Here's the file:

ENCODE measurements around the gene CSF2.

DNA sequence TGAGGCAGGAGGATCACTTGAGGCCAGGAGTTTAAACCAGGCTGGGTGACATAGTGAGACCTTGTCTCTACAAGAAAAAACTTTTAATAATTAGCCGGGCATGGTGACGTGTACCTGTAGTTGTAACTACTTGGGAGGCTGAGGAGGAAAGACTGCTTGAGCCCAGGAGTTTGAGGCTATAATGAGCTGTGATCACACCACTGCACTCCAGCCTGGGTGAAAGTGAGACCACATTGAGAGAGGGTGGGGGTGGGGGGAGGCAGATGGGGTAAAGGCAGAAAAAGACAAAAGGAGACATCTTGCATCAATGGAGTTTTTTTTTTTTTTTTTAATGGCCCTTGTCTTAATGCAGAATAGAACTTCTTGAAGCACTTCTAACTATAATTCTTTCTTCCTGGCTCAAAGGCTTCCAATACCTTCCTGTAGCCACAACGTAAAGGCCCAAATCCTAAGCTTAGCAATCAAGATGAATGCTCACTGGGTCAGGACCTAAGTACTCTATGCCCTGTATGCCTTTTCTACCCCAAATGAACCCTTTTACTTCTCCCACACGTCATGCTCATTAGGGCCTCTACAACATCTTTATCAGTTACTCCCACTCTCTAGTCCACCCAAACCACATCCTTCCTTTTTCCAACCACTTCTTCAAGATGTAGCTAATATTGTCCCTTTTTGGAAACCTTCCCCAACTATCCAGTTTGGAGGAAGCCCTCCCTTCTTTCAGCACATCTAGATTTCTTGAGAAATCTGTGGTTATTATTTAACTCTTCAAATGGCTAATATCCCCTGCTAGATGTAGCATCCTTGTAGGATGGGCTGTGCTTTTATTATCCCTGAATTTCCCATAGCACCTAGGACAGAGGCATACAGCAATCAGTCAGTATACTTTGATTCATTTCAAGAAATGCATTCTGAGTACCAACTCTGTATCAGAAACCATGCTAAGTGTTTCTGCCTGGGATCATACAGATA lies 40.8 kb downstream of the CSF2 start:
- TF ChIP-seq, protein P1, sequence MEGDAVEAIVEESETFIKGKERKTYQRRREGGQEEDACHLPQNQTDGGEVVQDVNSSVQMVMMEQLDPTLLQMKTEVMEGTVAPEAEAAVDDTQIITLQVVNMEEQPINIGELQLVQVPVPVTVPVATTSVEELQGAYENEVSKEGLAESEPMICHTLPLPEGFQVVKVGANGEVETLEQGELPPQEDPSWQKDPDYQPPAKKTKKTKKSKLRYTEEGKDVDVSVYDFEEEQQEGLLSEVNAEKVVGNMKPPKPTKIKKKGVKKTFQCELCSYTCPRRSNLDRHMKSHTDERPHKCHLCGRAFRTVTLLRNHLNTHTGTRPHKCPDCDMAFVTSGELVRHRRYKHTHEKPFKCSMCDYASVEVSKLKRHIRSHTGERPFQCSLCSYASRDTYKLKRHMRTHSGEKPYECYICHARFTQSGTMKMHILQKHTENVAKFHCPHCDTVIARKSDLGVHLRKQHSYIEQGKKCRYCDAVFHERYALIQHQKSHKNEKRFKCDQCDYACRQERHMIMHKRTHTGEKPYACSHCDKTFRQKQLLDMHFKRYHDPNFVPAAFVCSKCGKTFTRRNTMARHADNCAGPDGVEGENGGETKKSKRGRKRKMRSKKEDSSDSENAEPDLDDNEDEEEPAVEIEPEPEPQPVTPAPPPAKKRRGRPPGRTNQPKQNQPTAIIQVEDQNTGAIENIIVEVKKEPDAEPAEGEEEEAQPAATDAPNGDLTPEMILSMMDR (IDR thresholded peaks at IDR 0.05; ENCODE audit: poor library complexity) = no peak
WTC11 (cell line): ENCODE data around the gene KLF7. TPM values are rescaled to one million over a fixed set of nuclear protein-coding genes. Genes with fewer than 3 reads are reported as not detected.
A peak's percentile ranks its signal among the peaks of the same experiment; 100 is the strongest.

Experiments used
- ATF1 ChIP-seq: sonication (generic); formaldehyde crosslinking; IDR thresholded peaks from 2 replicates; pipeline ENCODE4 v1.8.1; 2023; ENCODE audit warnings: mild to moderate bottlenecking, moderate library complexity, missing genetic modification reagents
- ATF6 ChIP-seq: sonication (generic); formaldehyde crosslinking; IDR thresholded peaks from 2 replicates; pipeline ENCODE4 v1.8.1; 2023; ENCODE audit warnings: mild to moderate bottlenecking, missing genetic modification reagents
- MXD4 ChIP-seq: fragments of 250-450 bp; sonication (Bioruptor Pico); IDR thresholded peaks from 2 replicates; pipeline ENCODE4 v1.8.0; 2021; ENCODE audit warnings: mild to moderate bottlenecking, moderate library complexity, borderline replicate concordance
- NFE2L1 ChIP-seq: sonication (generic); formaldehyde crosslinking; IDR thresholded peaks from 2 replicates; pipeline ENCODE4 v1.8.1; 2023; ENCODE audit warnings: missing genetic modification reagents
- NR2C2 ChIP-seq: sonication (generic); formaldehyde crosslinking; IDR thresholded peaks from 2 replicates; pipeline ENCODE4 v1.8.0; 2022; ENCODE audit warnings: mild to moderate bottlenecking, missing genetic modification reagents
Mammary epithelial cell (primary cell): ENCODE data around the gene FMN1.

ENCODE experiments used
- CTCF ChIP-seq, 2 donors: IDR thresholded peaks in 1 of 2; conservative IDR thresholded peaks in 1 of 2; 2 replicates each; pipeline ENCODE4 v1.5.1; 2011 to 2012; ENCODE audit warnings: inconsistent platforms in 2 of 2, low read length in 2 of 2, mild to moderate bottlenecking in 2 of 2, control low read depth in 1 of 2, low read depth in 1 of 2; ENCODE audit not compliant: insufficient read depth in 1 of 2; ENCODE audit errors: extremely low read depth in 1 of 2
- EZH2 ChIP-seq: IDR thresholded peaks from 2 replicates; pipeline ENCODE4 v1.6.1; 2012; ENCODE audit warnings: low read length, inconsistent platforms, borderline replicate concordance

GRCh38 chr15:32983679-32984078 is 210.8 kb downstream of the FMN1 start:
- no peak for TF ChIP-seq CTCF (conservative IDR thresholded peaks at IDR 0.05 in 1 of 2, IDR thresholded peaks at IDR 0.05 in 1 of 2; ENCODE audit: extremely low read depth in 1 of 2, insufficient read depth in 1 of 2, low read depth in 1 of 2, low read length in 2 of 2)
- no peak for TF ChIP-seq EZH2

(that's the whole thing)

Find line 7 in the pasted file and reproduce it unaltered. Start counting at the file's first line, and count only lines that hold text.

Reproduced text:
- ATF1 ChIP-seq: sonication (generic); formaldehyde crosslinking; IDR thresholded peaks from 2 replicates; pipeline ENCODE4 v1.8.1; 2023; ENCODE audit warnings: mild to moderate bottlenecking, moderate library complexity, missing genetic modification reagents